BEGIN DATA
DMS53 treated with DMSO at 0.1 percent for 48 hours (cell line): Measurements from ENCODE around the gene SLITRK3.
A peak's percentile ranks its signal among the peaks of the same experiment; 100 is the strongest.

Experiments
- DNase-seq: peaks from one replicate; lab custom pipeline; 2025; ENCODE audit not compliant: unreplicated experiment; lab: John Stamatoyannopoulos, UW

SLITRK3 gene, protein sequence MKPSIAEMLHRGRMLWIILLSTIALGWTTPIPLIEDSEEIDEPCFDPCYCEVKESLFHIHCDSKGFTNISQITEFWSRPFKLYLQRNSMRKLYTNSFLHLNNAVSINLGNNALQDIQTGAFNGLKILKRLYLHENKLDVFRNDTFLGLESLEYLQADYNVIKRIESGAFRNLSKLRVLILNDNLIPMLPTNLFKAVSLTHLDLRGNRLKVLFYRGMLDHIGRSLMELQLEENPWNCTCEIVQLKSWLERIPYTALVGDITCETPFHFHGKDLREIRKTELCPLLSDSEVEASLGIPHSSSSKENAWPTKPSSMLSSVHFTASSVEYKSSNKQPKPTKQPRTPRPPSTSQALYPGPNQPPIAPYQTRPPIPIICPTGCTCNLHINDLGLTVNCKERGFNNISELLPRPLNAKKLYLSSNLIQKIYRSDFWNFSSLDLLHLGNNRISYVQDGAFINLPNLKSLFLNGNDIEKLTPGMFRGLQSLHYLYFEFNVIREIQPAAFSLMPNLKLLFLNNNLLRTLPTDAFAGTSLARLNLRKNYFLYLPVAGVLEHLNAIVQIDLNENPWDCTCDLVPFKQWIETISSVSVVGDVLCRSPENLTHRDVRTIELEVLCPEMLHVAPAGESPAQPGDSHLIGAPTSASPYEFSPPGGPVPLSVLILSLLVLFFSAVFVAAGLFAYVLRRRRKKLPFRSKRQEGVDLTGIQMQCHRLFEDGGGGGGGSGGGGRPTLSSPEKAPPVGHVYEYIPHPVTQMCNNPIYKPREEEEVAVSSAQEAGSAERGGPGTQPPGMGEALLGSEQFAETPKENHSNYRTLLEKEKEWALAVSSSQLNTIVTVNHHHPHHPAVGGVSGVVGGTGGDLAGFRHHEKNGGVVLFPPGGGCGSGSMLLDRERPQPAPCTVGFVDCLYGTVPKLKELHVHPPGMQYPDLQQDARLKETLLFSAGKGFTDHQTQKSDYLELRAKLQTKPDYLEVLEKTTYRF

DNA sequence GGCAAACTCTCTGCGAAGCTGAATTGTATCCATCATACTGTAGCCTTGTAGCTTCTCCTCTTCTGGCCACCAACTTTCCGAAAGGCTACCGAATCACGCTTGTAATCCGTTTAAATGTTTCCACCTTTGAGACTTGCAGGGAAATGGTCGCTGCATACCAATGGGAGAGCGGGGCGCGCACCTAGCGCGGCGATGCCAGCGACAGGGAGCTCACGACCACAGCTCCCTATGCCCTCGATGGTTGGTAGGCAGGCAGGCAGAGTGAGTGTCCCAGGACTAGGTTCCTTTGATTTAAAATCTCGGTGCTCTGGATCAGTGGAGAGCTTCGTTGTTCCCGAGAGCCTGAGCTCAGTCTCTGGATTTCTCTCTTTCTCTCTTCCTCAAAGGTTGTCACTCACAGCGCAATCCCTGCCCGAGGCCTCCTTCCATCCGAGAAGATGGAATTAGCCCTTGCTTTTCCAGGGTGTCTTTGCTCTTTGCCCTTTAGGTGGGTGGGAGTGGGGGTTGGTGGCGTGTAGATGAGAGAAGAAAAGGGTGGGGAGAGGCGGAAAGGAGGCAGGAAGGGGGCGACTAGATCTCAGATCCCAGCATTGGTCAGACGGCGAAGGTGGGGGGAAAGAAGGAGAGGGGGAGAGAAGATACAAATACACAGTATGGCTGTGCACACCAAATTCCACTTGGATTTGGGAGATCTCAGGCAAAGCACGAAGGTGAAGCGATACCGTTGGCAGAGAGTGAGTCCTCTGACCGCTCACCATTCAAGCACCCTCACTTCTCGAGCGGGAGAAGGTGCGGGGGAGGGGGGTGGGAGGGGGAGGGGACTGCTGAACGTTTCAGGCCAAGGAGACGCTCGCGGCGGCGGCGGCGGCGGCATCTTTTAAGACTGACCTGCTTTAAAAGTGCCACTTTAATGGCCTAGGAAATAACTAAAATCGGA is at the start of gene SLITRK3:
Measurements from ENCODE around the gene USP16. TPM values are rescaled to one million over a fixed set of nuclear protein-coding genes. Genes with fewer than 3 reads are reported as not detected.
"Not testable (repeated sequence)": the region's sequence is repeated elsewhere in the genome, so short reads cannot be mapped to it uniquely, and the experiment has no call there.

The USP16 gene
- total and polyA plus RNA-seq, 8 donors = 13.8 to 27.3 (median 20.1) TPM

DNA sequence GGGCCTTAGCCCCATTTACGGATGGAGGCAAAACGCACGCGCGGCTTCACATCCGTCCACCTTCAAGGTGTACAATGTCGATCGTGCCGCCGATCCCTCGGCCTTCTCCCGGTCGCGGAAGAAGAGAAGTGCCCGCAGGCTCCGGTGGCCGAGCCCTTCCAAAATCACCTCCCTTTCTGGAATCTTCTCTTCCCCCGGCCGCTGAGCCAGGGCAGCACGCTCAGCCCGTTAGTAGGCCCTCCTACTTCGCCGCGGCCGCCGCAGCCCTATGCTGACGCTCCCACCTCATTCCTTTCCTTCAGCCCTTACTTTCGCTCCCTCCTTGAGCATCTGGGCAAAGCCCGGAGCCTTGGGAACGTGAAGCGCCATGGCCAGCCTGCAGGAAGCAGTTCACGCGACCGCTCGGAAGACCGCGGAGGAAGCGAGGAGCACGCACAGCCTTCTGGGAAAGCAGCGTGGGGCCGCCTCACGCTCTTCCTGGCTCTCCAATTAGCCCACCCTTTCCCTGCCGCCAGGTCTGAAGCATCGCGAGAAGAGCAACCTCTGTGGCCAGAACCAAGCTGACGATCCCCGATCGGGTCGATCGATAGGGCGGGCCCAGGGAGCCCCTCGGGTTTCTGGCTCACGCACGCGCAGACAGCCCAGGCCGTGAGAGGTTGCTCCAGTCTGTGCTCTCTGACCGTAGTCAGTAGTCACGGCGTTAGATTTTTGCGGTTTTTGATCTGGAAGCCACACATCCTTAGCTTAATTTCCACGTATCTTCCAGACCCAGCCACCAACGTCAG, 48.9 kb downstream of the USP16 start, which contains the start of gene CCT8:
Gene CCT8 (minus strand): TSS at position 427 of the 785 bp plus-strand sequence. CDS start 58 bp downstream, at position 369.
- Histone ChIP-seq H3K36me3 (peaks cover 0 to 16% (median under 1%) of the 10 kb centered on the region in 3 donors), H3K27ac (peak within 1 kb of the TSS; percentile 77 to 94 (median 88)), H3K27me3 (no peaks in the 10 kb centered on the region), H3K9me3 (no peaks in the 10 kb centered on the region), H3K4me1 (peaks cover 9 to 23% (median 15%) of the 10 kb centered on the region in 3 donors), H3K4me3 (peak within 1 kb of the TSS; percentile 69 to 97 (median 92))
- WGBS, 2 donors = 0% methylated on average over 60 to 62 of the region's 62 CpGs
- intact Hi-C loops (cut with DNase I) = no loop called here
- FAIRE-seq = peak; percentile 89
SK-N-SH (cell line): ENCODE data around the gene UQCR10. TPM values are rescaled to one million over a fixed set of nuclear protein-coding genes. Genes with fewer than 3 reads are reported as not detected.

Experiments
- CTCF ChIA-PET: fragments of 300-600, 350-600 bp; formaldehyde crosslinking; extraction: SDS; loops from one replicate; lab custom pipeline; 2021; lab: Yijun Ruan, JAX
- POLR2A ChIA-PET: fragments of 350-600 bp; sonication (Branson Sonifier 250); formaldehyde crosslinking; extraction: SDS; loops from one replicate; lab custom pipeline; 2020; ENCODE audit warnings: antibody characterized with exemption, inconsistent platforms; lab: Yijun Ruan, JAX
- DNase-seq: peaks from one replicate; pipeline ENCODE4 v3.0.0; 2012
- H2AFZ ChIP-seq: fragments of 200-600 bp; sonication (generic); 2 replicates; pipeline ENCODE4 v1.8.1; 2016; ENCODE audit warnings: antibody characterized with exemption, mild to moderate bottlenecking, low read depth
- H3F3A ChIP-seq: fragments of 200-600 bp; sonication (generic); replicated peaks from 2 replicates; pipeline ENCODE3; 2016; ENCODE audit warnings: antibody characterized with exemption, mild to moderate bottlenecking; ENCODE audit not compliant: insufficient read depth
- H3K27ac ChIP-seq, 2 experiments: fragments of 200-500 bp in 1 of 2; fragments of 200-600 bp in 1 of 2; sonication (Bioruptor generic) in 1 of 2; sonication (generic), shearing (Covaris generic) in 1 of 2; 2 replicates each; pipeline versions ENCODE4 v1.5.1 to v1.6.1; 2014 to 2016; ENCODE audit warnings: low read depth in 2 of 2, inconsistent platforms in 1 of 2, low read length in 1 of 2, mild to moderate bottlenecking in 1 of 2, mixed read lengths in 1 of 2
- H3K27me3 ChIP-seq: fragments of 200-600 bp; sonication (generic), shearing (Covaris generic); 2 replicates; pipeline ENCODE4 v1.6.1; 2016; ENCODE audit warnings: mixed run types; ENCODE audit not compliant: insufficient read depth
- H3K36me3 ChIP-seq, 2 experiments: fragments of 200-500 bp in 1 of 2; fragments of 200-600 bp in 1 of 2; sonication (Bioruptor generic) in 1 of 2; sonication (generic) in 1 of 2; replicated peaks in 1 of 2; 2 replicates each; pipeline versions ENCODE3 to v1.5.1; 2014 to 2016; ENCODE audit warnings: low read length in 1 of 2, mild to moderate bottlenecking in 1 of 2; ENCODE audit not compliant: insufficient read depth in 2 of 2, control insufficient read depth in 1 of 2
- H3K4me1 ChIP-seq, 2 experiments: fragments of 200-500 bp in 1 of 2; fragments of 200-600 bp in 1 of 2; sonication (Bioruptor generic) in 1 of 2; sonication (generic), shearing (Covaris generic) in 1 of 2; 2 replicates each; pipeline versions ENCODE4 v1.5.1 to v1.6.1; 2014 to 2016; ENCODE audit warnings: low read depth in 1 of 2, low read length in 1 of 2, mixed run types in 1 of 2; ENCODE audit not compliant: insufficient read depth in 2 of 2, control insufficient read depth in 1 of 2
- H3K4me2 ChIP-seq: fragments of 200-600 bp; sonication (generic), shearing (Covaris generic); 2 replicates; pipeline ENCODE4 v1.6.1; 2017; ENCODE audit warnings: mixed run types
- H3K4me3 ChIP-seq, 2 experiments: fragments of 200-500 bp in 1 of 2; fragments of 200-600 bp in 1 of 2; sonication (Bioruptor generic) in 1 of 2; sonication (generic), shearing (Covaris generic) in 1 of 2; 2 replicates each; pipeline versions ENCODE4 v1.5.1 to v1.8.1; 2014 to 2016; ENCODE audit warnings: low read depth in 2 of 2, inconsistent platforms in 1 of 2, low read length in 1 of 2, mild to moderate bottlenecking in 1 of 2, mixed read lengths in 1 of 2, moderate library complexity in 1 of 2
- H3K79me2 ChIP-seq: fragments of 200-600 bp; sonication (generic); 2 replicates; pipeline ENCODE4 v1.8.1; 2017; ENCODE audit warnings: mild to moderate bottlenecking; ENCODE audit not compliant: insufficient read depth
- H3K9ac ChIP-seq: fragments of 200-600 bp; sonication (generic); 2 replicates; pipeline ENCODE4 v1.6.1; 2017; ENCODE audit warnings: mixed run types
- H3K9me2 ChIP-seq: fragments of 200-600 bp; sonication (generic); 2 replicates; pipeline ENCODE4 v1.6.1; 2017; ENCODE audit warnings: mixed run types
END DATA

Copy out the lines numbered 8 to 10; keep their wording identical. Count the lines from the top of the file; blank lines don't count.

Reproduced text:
"Not testable (repeated sequence)": the region's sequence is repeated elsewhere in the genome, so short reads cannot be mapped to it uniquely, and the experiment has no call there.

The USP16 gene
- total and polyA plus RNA-seq, 8 donors = 13.8 to 27.3 (median 20.1) TPM